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July/August, 2019

When We Can Say We Were Wrong

Admitting When We Are Wrong

Recently, the words of a new song inspired me.  I Was Wrong was written by a group called Bailen.  They said they’d been thinking about sources of conflict and how we can avoid and heal them.  I had been thinking about the same thing.

The lyrics:

Lend an ear.

We sure can talk but can we hear?
Years won’t make you wise if you don’t try to listen.

Nothing’s gonna change ‘til we all can say…

I believe that I was wrong.

We move along, move along, if we can say
I believe that I was wrong.

One thing is for sure:  if we remain stuck in our view, conflict escalates.  We’re seeing evidence of inflexibility and rigid, polarized views in the world around us. This creates confusion and concern for many. That’s why it’s important for professional athletes, movie stars, politicians, and leaders of any kind to set an example of being broadminded.

I remember when Zidane, a top soccer player from France, lost his temper in a match.  Although the other player deliberately provoked him with a racial slur, the next day Zidane went on air to say, I was wrong.  I admired that, and pointed it out as a good example to my grandson Sasha who plays soccer.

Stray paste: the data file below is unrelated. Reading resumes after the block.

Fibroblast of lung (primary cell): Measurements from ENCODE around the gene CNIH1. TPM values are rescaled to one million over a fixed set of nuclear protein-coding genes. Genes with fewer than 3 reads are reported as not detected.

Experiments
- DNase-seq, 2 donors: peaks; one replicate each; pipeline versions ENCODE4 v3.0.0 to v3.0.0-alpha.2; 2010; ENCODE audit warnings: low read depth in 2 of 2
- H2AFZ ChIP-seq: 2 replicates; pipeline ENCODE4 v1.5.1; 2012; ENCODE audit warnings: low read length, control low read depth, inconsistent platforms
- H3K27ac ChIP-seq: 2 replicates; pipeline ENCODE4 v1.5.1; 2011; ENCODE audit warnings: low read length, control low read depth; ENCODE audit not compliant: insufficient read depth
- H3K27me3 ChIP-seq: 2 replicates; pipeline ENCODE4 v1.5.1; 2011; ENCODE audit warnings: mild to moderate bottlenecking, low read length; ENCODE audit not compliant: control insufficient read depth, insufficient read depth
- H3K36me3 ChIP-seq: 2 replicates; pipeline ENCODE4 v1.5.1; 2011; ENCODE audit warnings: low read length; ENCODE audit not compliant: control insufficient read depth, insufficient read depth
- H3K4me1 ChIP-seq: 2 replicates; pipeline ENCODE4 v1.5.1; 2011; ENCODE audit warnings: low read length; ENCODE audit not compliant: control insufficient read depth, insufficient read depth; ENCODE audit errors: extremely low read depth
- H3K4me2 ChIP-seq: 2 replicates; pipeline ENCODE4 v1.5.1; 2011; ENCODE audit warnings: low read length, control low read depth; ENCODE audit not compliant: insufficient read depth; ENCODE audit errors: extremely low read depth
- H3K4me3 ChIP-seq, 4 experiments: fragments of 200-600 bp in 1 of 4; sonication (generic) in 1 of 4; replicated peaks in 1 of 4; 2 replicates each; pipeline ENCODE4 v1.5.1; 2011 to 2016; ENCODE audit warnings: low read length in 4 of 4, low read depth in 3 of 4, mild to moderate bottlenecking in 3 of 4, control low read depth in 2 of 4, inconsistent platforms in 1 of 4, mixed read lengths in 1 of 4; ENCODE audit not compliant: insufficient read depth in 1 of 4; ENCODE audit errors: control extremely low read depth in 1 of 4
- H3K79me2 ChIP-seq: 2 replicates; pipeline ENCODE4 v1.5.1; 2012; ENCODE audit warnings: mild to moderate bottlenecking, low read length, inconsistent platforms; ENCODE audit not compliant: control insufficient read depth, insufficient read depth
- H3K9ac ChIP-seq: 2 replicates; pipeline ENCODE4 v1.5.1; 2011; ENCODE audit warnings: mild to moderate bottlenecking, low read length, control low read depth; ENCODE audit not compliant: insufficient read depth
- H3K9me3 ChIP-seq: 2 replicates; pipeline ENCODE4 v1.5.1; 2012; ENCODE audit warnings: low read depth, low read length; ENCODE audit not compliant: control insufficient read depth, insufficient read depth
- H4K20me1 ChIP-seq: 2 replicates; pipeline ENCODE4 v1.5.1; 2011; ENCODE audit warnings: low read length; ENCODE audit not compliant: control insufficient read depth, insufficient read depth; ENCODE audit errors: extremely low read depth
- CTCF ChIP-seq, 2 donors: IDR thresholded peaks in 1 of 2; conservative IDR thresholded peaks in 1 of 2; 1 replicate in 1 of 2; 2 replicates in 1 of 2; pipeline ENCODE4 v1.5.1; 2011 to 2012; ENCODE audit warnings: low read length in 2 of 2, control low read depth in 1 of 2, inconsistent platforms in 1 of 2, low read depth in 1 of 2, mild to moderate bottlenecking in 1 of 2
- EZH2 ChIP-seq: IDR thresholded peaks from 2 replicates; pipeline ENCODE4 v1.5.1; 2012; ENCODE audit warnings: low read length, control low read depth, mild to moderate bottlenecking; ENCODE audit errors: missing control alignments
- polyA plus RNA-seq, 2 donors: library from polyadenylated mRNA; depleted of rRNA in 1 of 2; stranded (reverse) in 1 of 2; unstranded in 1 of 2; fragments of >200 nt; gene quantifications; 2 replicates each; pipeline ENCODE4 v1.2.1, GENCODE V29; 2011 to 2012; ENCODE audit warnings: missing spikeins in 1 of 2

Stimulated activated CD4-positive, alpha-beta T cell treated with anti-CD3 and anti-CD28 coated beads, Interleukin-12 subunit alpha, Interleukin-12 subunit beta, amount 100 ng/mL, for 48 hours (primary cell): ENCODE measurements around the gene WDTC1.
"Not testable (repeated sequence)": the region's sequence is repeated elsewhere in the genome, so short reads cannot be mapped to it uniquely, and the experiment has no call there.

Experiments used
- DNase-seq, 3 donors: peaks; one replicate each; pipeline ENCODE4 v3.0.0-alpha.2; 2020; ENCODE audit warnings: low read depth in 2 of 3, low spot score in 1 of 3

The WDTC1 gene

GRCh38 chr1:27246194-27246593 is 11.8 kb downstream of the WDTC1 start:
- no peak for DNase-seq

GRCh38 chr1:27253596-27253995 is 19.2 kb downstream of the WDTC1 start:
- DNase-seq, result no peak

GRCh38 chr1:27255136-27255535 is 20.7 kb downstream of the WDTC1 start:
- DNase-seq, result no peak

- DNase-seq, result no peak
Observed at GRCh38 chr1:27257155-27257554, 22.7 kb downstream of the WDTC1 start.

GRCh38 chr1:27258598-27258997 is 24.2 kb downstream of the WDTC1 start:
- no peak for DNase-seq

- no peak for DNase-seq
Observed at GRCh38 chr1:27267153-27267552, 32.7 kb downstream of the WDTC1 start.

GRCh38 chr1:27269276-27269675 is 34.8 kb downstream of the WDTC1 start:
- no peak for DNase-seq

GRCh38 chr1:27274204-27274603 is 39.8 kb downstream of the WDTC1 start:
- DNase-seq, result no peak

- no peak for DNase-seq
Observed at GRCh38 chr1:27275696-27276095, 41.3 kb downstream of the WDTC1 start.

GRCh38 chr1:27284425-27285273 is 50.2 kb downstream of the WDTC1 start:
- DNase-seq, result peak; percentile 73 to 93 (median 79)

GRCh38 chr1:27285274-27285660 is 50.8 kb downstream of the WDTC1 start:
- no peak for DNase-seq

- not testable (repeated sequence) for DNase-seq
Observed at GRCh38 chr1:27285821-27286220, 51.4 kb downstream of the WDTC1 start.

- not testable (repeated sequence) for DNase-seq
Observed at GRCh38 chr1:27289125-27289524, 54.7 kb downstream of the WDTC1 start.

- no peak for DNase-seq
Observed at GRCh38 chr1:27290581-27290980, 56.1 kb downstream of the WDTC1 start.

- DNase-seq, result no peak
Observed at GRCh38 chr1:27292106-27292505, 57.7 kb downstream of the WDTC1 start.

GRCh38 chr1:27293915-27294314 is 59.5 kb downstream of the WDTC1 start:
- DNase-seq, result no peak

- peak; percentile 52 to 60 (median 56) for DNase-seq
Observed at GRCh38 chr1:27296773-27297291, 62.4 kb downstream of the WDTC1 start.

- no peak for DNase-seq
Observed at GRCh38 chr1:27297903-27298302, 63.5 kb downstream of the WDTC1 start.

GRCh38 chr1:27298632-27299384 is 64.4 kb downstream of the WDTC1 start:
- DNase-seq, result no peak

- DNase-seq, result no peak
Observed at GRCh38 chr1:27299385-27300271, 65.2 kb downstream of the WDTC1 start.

Gaining a Broader View

How easily can each of us say, “I was wrong?’ We too have a responsibility to avoid rigid thinking.

I recall a story by Stephen Covey: One night at sea, a ship’s captain finds that a ship is in his sea-lane and refuses to move.  The captain commands the other ship to move starboard. The other ship refuses and tells him that he should move his ship. Next, the captain pulls rank, stating that he’s on a large battle ship. The other replies, and says that he’s manning a lighthouse.

This story demonstrates effectively the crucial principle of keeping an open mind.  It is important for us to learn as much as possible about any situation before voicing our opinions or pronouncing others wrong.  We need to ask questions, listen to all sides and be flexible.

We can also expand our horizons to better appreciate diversity.  Reading, travel, films and open discussion all offer the opportunity to learn more about other cultures, political ideologies, religious beliefs and unique ways of living.  We can realize that many of the distinctions we thought were right or wrong are simply different, and there is no need for conflict.

Life is rarely black and white, and there is great joy in discovering the nuances of color that exist.  When we experience these with a broadened perspective, our lives are enriched and we make the world a better place.